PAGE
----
Defendant neither testified nor offered a defense.
[1a] In support of his contention that there was not probable cause [2 Cal. App. 3d 235] for his arrest thus the jacket, shotgun and his statements were inadmissible, appellant argues that the officers acted only on information obtained from Potter whose reliability was unknown to the police and on a description in the crime report, the source of which was unknown to Officer Hambly.
 "A peace officer may arrest a person without a warrant whenever he has reasonable cause to believe that the person whom he arrested has committed a felony. Reasonable or probable cause exists when the facts and circumstances within the knowledge of the officer at the moment of the arrest are sufficient to warrant a prudent man in believing that the defendant has committed an offense. (People v. Talley, 65 Cal. 2d 830, 835-836 [56 Cal. Rptr. 492, 423 P.2d 564].)" (People v. Hogan, 71 Cal. 2d 888, 890 [80 Cal. Rptr. 28, 457 P.2d 868]; People v. Lara, 67 Cal. 2d 365, 374 [62 Cal. Rptr. 586, 432 P.2d. 202]; People v. Schader, 62 Cal. 2d 716, 722 [44 Cal. Rptr. 193, 401 P.2d 665].)  "Each case must be decided on its own facts and circumstances [citations]." (People v. Ingle, 53 Cal. 2d 407, 412 [2 Cal. Rptr. 14, 348 P.2d 577].)  "In reviewing the trial court's finding on this question we must bear in mind that the rule allowing the trial court to determine the credibility of witnesses and the weight of their evidence is applicable, and that we must accept all evidence and all reasonable inferences therefrom in support of the lower court's ruling." (People v. Shapiro, 213 Cal. App. 2d 618, 620 [28 Cal. Rptr. 907].) [5a] After a full hearing of the matter the trial court found the officers had probable cause, and there is sufficient evidence to support its determination. (People v. Lara, 67 Cal. 2d 365, 374 [62 Cal. Rptr. 586, 432 P.2d 202].)
 Information obtained from others may be relied upon to show probable cause.  Although information provided by a known informant of unproved reliability or by an anonymous informer ordinarily is not alone sufficient to warrant an arrest, it is sufficient if it is corroborated in essential respects by such other facts, sources or circumstances as would justify the conclusion that reliance on the information was reasonable. (People v. Talley, 65 Cal. 2d 830, 835-836 [56 Cal. Rptr. 492, 423 P.2d 564]; People v. Gallegos, 62 Cal. 2d 176, 179 [41 Cal. Rptr. 590, 397 P.2d 174]; People v. Reeves, 61 Cal. 2d 268, 273-274 [38 Cal. Rptr. 1, 391 P.2d 393]; Willson v. Superior Court, 46 Cal. 2d 291, 294 [294 P.2d 36].)  "Such corroboration need not itself amount to reasonable cause to arrest; its only purpose is to provide the element of 'reliability' missing when the police have had no prior experience with the informant. Accordingly, it is enough if it gives the officers reasonable grounds to believe the [2 Cal. App. 3d 236] informant is telling the truth, for in this type of case the issue is 'not whether the information obtained by the officers emanated from a reliable source, but whether the officers could reasonably rely upon that information under the circumstances.' [Citations.]" (People v. Lara, 67 Cal. 2d 365, 374-375 [62 Cal. Rptr. 586, 432 P.2d 202].)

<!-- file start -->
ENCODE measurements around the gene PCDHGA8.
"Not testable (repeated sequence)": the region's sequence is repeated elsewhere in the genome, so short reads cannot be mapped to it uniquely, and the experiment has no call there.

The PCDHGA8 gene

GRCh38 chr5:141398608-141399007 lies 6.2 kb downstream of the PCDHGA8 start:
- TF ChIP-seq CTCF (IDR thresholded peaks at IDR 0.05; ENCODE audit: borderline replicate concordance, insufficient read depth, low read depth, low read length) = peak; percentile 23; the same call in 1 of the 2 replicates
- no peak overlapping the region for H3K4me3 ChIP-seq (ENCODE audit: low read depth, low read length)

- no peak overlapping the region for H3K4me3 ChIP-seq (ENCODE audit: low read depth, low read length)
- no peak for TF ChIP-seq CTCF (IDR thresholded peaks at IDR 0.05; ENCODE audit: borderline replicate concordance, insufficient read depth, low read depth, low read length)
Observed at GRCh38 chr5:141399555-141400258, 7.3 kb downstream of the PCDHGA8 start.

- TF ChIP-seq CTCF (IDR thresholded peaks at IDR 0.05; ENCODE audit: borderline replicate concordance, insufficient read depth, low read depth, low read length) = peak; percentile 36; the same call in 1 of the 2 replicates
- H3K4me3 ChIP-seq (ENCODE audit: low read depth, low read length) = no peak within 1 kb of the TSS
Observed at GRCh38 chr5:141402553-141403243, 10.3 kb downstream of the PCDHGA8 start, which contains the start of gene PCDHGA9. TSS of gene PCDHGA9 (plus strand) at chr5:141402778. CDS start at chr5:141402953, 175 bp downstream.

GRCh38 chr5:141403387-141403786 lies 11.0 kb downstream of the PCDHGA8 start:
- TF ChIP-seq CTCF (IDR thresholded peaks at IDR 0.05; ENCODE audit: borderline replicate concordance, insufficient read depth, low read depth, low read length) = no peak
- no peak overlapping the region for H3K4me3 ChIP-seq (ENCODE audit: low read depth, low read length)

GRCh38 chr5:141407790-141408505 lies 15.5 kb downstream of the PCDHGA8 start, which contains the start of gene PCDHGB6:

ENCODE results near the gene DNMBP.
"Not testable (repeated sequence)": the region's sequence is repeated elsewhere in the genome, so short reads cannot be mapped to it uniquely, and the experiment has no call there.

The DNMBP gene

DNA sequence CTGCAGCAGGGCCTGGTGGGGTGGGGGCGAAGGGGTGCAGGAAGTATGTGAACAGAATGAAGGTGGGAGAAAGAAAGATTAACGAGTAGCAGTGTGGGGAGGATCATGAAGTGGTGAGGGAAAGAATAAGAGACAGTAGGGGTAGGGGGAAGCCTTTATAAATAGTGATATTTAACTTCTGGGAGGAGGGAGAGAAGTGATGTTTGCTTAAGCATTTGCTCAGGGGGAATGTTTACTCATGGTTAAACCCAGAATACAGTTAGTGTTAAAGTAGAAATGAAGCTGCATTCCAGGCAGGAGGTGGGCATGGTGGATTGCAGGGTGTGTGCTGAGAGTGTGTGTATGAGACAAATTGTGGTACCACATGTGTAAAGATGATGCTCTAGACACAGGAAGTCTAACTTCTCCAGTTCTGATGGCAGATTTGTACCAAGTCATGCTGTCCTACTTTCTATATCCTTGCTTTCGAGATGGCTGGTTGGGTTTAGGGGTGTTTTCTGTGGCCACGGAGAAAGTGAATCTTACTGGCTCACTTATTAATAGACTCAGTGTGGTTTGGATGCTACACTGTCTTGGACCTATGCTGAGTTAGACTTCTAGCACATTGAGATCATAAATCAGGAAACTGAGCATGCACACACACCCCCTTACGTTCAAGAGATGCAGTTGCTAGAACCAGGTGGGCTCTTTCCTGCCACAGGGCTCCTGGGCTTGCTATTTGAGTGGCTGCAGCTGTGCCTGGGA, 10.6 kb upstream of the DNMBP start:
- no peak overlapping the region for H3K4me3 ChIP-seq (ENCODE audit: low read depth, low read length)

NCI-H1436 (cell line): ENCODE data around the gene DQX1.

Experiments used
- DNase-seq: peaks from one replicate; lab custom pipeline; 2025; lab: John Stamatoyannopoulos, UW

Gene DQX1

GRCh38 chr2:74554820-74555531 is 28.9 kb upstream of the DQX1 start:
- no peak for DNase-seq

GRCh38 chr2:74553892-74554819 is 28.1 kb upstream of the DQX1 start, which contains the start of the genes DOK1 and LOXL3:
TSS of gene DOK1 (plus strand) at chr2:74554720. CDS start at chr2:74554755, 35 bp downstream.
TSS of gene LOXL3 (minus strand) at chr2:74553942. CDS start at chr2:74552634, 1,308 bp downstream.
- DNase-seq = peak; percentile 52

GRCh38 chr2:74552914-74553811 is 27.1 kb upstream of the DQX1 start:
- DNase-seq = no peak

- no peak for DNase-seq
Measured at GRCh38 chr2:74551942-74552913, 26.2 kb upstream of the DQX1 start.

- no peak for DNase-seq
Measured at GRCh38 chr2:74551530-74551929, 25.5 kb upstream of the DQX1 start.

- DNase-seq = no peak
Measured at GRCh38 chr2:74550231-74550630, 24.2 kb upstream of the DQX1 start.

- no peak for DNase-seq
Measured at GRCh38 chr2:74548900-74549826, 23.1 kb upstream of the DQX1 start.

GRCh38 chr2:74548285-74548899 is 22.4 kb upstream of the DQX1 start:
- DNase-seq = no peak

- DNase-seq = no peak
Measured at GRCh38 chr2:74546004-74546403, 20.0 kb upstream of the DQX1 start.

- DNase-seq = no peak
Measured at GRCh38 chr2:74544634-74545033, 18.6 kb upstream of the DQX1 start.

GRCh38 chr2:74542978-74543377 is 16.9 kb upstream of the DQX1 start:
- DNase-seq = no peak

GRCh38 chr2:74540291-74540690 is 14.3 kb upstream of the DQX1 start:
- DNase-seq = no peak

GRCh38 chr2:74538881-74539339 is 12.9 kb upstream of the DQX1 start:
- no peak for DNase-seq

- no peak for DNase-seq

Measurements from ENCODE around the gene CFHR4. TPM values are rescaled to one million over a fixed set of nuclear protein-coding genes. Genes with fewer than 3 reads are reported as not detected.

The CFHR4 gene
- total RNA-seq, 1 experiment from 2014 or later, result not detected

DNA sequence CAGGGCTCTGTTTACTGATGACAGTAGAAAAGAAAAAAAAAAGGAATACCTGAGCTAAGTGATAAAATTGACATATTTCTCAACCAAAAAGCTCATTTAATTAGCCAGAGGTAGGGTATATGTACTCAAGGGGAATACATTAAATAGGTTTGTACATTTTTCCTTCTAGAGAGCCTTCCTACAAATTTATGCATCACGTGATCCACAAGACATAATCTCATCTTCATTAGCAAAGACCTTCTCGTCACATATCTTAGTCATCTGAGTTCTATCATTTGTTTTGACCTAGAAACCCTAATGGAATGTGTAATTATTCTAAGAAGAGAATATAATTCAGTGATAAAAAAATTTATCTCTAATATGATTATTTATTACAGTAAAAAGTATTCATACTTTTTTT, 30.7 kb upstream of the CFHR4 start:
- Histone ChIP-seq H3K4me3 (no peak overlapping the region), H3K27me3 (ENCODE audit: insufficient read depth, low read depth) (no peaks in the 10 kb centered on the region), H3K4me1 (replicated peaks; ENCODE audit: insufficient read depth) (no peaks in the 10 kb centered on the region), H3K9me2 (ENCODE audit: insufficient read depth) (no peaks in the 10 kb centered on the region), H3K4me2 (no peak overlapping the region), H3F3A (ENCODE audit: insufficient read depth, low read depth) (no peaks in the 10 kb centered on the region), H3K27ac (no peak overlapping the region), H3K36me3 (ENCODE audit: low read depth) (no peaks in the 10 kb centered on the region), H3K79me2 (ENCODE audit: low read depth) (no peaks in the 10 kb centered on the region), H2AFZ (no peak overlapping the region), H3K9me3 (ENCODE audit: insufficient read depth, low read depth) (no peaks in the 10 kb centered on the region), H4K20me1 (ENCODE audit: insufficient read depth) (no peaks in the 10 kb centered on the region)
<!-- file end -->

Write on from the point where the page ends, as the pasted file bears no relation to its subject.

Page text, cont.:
[5b] The information obtained from Potter was sufficiently corroborated to warrant the officers' reliance thereon. Immediately after the robbery Goldberg gave police the first three letters of the license plate of the get-away car (the three numerals were supplied by another witness) and a description of the robber. fn. 1 Upon reading the robbery report fn. 2 Officer Hambly recognized the license number as one he had previously dealt with in the arrest of James Morgan in April 1968, and circulated a bulletin in the police department asking that the car be stopped. Two days later Morgan and Potter were apprehended in the vehicle. Morgan told him that on May 29, 1968, he loaned the car to Potter who was to return it within 30 hours but Potter did not do so and he went out to look for the car finding it near 6th and Union. Potter then told Officer Hambly that be borrowed the car from Morgan on May 29 and drove it to 508 Union Drive near 6th and Union; there he met others, including Steve Cassidy and "Pete" in apartment 209 where they had a party that evening and the next day; he became so intoxicated he passed out and could not say what happened to the car during that time but that Steve Cassidy had the keys. Pursuant to this information the officers went to apartment 209 where Potter said he had been on the day of the robbery with Cassidy and "Pete," and found "Pete" who first identified himself as "Bill James," identified a photograph of Cassidy as someone who used to stay there, admitted he rented the apartment under the name of "Pete Davis" and matched the general description in the robbery report. Asked what happened that convinced him defendant was the man he was looking for, Officer Hambly testified, "Well, two thing: number one is that at that point he identified himself as Pete, which was the name I had received from this other man, Potter, as being one of the men who was with him during this period, this critical period when the car was seen on this robbery. Number two was I [2 Cal. App. 3d 237] was able then to better judge his physical size after I had a chance to better look at him than I did just through the open door; and I determined that by his size, color of his hair, et cetera, that he fit the general description of one of these robbery suspects" His further testimony refers to descriptions in the crime report fn. 3 and that obtained from Potter, fn. 4 and other information that "there were other robberies pulled by a tall, slender, dark-haired suspect.